Care theory started out as a critical epistemology that added a different, a female voice to morality. As a political ethics, care theory has moreover turned its attention to political practices and institutions that beget inequality and power asymmetries through political practices of gendering and racializing, and thereby devaluing and marginalizing, care work and carers.
As a critical voice in disability and gerontology studies, care theory has rejected the mythical norm of the autonomous subject and rendered the active participation of the cared for visible, thereby acknowledging and criticizing political power asymmetries between care givers and care receivers on the grounds of relationality.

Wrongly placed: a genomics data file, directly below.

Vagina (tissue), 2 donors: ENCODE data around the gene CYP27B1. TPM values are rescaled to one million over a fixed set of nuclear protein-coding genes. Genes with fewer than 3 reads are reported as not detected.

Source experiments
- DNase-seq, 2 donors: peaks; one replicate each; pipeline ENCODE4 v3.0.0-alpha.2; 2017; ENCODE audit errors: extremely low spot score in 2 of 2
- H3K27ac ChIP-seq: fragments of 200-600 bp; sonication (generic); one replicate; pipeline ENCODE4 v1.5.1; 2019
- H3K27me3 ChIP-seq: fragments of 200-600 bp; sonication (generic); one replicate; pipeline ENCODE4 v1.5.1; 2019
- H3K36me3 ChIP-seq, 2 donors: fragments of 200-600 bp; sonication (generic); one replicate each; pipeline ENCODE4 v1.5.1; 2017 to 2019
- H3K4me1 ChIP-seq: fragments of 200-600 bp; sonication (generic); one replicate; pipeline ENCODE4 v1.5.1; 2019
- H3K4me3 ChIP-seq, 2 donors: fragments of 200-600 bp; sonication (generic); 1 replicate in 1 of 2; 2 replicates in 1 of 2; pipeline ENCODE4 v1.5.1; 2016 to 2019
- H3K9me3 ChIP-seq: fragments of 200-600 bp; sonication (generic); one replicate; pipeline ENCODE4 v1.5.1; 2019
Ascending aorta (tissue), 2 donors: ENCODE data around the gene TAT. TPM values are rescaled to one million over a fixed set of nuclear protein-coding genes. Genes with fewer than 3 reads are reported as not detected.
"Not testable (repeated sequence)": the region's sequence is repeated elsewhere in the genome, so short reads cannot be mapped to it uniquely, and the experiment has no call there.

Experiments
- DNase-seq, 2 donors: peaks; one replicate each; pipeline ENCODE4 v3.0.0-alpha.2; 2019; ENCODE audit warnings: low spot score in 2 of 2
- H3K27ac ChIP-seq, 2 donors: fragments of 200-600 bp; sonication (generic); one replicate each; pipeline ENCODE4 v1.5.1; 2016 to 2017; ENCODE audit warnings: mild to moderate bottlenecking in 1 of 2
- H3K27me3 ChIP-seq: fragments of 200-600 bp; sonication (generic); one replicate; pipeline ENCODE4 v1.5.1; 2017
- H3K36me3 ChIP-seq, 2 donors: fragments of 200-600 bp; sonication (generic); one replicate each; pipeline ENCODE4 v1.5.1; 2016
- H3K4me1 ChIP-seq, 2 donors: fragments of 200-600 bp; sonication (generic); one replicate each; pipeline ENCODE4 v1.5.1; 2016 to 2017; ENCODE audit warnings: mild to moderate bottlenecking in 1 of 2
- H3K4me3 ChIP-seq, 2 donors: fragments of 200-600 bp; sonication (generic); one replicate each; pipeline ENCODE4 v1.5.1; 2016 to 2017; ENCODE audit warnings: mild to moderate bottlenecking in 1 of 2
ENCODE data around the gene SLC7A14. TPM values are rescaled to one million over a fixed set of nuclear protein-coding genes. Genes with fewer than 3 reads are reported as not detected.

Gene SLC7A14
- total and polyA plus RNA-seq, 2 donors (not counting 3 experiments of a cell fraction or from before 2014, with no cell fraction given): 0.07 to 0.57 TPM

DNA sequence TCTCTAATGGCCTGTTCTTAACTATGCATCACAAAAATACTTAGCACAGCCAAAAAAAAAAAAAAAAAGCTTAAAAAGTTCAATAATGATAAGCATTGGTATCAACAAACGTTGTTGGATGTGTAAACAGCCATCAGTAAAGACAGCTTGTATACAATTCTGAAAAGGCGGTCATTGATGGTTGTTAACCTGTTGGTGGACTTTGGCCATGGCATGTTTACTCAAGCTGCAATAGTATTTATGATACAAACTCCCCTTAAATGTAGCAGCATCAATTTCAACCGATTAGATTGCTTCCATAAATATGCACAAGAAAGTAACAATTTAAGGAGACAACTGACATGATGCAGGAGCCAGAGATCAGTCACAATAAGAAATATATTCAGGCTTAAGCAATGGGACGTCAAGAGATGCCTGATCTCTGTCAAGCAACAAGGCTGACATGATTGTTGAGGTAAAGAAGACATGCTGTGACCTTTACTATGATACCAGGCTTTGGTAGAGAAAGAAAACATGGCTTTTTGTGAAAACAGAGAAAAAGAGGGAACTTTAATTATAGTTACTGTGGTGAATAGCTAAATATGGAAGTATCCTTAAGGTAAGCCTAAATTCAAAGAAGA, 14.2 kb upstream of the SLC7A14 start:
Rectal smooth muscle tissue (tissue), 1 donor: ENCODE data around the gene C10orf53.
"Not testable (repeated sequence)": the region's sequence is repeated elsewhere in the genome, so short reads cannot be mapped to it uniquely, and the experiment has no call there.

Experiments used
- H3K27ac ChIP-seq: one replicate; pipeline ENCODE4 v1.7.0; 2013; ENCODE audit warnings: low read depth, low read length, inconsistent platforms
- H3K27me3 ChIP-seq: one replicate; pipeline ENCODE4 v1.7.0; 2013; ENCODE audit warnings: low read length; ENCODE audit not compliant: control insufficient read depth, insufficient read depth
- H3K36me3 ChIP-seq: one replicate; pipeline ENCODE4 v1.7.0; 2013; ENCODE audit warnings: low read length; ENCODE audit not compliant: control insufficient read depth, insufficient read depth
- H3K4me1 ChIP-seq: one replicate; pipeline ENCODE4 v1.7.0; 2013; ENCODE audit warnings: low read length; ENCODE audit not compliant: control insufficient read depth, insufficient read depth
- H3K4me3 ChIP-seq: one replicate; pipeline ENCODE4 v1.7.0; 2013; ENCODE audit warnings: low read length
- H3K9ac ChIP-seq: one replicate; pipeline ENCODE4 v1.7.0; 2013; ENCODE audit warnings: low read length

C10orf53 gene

It may therefore come as a surprise that postcolonial theorists well-versed in the language of care have repeatedly criticized the moral, political and epistemic underpinnings of care, especially its relational ontology. My lecture, presented at the reseach group Critical Ethics of Care in the Netherlands, will trace the most common postcolonial objections to care and weigh their validity, arguing that care theory will more fully realize its form and promise as a political ethics where it manages to include critical insights on the tensions within care from postcolonial theory.
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